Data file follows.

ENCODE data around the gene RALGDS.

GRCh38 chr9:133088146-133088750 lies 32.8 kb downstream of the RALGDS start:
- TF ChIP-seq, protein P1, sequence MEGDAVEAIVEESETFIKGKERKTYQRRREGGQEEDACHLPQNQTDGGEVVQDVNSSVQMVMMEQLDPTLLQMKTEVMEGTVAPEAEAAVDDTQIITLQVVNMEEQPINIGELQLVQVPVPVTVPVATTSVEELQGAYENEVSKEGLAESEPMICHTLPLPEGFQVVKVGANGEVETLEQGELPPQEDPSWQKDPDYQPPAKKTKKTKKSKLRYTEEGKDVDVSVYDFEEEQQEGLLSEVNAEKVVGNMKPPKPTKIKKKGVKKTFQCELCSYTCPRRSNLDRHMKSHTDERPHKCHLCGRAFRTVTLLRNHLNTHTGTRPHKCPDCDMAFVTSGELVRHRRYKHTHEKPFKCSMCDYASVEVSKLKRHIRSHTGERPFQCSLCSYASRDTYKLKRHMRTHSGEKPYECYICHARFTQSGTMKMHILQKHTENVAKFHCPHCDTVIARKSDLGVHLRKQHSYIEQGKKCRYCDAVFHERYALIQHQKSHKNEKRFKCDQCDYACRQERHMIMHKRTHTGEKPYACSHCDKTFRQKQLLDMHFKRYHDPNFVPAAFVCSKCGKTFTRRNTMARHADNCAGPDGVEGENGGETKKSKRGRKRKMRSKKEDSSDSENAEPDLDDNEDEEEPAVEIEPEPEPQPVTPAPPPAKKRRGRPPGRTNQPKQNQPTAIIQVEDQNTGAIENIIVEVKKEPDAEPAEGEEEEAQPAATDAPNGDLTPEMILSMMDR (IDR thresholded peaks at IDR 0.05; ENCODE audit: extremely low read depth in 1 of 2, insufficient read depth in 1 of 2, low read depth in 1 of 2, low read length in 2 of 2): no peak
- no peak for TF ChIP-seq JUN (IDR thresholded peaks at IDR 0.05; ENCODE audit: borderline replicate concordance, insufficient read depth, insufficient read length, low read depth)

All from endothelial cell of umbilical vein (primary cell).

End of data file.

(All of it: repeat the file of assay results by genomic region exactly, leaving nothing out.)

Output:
ENCODE data around the gene RALGDS.

GRCh38 chr9:133088146-133088750 lies 32.8 kb downstream of the RALGDS start:
- TF ChIP-seq, protein P1, sequence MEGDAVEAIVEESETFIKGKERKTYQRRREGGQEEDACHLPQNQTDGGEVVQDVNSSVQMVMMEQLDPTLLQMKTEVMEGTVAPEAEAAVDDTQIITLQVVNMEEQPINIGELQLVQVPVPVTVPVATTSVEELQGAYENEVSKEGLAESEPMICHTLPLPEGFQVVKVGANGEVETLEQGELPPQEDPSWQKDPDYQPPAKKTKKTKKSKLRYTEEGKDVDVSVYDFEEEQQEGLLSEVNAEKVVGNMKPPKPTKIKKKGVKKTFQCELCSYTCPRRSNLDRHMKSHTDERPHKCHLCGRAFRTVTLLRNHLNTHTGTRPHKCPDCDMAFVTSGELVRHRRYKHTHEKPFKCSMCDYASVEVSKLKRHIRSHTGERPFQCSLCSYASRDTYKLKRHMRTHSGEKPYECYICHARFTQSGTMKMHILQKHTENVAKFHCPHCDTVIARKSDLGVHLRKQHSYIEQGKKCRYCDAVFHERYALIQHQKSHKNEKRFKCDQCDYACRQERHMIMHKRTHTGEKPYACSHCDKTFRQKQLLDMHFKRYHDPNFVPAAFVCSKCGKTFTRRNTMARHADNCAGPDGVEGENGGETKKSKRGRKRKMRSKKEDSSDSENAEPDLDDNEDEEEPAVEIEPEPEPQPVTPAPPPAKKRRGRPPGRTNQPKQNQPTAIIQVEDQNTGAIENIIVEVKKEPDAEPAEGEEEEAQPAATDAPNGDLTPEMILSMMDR (IDR thresholded peaks at IDR 0.05; ENCODE audit: extremely low read depth in 1 of 2, insufficient read depth in 1 of 2, low read depth in 1 of 2, low read length in 2 of 2): no peak
- no peak for TF ChIP-seq JUN (IDR thresholded peaks at IDR 0.05; ENCODE audit: borderline replicate concordance, insufficient read depth, insufficient read length, low read depth)

All from endothelial cell of umbilical vein (primary cell).